Kahn’s response to this criticism is revealing: He maintains that such complaints come from readers who are “very well informed and primed to deconstruct our stories based on their knowledge.” Readers who are “merely trying to understand the situation” don’t complain.

In other words, knowledgeable readers are troublesome, and the impartial readers are those who take what the Times has to say without question.

Sullivan asks for more history and geopolitical context, something that should help Palestinians if it is done right. Times stories rarely state that the West Bank is under military occupation; that Hamas was elected in a fair vote; that 750,000 Palestinians were ejected in 1948 and remain as refugees; and that international law condemns Israel’s occupation, confiscation of land and resources, separation wall and blockade of Gaza.

Nine years ago, former public editor Okrent also wrote a column on Times coverage of Palestine-Israel, but he made no recommendations for change. He trashed the findings of a quantitative study by If Americans Knew (even though a Stanford group substantiated its report), and maintained that the Times was doing things right, carrying out a balancing act between two opposing camps.

By contrast, Sullivan has made a more honest effort. She has provided recommendations that could improve Times coverage—more about Palestinian life, a bureau located in Palestinian territory, Arabic speakers on the staff, more context with reference to history and international concerns and an end to the strained symmetry that tries to minimize Palestinian trauma in relation to that of Israelis.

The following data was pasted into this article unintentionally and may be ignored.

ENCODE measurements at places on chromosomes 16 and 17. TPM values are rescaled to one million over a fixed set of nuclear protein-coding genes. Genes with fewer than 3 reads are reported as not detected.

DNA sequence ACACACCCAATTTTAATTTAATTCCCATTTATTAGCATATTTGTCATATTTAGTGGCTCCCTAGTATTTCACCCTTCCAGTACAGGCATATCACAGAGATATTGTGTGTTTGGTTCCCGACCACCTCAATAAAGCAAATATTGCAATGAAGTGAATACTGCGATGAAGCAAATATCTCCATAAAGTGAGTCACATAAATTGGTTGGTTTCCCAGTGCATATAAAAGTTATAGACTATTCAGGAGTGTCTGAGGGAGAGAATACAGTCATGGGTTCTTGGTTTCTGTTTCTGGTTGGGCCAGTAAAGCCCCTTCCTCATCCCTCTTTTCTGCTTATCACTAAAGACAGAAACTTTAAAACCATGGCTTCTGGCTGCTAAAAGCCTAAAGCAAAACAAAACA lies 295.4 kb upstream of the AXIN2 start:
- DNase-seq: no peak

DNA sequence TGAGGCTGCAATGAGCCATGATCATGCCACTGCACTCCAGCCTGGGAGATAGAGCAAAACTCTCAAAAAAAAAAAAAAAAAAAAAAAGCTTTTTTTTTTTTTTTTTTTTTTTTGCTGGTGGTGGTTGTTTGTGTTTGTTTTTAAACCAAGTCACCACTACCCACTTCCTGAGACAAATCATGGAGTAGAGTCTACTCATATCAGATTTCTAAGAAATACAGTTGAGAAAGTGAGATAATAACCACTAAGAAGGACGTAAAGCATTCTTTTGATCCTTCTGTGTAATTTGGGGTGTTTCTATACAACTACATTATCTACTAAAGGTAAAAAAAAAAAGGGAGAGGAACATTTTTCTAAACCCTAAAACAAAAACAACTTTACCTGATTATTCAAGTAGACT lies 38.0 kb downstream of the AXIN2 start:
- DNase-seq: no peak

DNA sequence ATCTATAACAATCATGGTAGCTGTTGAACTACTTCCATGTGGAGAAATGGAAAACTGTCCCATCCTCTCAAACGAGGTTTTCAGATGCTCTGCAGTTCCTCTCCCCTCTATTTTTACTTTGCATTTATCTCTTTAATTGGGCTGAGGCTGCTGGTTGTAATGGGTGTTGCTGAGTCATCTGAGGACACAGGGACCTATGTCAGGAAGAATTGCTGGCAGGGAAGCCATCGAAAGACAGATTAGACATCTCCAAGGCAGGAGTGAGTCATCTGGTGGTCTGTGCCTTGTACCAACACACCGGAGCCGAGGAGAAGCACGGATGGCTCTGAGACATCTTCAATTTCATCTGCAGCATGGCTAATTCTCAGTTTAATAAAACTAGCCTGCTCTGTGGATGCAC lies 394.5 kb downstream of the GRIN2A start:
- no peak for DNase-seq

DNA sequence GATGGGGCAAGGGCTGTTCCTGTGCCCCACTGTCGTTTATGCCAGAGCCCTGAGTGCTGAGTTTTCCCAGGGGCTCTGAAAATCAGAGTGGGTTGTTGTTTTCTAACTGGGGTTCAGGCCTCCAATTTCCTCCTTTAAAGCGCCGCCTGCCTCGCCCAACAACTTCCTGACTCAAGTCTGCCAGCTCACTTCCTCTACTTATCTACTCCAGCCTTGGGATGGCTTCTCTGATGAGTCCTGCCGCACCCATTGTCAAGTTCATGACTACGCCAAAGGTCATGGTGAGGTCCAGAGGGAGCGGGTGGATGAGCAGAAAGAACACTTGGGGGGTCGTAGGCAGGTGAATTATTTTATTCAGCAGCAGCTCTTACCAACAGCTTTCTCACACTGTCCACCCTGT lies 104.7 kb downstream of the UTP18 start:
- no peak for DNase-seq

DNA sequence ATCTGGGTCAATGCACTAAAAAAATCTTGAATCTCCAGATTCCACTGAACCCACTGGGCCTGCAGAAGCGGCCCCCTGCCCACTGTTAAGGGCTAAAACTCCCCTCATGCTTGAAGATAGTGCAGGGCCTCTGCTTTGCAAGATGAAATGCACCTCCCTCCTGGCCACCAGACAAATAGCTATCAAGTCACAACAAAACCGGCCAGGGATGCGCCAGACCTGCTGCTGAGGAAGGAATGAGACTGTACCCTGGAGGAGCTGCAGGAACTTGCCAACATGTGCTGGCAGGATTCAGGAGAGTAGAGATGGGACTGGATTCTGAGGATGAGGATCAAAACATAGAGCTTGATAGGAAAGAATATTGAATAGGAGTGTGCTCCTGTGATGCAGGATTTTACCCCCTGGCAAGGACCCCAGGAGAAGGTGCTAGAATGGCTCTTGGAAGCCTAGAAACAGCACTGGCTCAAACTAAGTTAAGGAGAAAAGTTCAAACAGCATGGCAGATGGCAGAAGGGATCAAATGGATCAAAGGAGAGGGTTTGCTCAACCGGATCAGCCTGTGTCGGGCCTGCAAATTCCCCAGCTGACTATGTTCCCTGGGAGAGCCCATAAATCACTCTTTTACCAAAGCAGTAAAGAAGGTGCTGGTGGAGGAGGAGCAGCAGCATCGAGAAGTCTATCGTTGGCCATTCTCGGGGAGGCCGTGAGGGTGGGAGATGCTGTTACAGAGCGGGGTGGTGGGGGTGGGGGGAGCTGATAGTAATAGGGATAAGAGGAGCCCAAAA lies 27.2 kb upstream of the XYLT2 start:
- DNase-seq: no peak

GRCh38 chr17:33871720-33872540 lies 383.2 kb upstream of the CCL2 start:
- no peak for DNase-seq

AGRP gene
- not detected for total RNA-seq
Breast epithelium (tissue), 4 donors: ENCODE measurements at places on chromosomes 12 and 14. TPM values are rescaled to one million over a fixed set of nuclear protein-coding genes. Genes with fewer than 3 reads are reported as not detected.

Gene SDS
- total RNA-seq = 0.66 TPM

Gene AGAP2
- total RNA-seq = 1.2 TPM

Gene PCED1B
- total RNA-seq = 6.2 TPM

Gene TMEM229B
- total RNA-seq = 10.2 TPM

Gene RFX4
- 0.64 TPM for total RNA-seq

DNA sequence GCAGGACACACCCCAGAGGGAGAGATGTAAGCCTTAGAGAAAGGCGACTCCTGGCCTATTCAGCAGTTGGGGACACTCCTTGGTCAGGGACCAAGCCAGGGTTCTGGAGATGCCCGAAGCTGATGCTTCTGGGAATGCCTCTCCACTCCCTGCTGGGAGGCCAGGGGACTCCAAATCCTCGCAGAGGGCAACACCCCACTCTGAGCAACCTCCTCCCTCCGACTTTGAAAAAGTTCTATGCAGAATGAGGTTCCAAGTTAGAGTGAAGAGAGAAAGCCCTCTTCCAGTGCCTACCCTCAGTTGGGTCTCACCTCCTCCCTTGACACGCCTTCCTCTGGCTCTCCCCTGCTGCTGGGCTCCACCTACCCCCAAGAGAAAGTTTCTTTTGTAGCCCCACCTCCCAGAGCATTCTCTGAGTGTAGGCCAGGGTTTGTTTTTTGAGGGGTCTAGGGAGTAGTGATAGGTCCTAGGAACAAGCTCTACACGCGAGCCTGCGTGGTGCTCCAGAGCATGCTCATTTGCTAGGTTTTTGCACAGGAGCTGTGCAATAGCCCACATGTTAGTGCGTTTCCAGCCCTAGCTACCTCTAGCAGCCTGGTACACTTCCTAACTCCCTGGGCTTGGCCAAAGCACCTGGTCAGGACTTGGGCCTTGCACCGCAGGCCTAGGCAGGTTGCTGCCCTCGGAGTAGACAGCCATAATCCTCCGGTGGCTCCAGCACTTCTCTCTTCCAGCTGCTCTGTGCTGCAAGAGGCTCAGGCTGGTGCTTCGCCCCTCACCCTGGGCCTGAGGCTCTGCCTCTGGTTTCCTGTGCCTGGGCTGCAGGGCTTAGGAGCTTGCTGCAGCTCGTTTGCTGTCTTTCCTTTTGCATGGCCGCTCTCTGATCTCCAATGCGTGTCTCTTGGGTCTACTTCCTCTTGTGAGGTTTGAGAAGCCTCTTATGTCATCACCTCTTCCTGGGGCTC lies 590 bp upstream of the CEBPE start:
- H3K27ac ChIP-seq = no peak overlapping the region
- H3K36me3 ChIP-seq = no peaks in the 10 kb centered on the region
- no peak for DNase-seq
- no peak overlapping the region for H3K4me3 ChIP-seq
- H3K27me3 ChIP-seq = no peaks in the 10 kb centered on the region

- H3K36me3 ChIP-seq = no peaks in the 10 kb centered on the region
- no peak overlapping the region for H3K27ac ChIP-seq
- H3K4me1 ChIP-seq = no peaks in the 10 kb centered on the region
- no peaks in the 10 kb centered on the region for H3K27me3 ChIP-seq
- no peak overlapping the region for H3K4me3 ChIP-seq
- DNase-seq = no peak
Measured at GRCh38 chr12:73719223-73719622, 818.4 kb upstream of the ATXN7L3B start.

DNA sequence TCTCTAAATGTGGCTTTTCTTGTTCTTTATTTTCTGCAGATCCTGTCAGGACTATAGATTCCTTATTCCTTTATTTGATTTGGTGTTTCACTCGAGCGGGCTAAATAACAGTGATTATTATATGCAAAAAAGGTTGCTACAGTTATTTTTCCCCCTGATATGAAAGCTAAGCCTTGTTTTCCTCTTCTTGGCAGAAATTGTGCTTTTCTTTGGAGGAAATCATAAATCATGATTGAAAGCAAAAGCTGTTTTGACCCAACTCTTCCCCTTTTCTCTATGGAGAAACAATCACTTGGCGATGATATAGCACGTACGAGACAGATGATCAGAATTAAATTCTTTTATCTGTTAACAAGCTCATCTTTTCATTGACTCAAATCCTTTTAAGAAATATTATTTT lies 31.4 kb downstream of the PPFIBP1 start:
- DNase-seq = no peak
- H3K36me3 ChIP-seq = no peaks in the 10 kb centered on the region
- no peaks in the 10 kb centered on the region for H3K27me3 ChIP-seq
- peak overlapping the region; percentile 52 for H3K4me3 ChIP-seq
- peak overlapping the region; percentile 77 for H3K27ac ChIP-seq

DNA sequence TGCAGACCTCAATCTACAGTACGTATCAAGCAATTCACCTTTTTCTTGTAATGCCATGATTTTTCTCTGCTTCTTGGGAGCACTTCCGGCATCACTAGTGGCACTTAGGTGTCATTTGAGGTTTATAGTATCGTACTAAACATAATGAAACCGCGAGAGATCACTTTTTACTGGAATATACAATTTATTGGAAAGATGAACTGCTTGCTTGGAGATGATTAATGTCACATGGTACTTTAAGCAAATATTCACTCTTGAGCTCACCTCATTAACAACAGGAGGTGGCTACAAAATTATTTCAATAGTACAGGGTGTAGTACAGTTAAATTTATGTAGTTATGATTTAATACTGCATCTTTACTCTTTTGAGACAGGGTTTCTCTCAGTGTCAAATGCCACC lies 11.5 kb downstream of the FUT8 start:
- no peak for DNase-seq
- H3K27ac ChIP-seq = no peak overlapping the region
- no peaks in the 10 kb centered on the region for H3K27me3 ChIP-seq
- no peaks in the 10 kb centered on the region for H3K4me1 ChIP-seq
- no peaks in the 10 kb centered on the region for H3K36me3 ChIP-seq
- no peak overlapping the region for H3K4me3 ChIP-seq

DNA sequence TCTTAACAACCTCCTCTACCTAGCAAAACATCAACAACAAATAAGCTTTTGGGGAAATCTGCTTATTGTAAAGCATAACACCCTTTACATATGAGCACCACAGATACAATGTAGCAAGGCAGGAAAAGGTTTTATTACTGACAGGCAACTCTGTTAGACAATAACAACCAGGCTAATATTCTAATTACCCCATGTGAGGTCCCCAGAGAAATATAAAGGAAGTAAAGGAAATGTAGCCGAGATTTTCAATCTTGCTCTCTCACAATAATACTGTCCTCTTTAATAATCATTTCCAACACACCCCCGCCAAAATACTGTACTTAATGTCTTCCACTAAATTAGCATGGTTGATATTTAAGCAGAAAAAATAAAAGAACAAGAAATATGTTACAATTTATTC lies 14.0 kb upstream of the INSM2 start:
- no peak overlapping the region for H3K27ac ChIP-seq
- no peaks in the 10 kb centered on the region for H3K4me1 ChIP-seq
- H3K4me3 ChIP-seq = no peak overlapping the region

Will the Times make an equally honest effort to meet these needs? Not likely, considering the Israel-centrism that is all too evident at every level of the newspaper, but we are allowed to hope.

Barbara Erickson

Israeli Army Shoots 10-Year-Old Boy, NY Times Buries the Lead

We have this headline today in The New York Times: “Palestinian Shot by Israeli Troops at Gaza Border.” Not big news, it would seem, but the title here obscures a salient fact: The victim was a 10-year-old boy.

The text of the story by Isabel Kershner also seems to take pains to play down the alarming news that Israeli soldiers seriously wounded a young boy. He is identified in the first sentence as simply as a “Palestinian” who “approached the border fence on Sunday.”

The unnamed boy was taken to an Israeli hospital, and Kershner adds that a “spokeswoman for the hospital said the Palestinian was a 10-year-old boy.” This comes across as an incidental fact and not particularly newsworthy, a stance that raises questions about the newspaper’s news judgment, especially when the story involves Palestinian lives.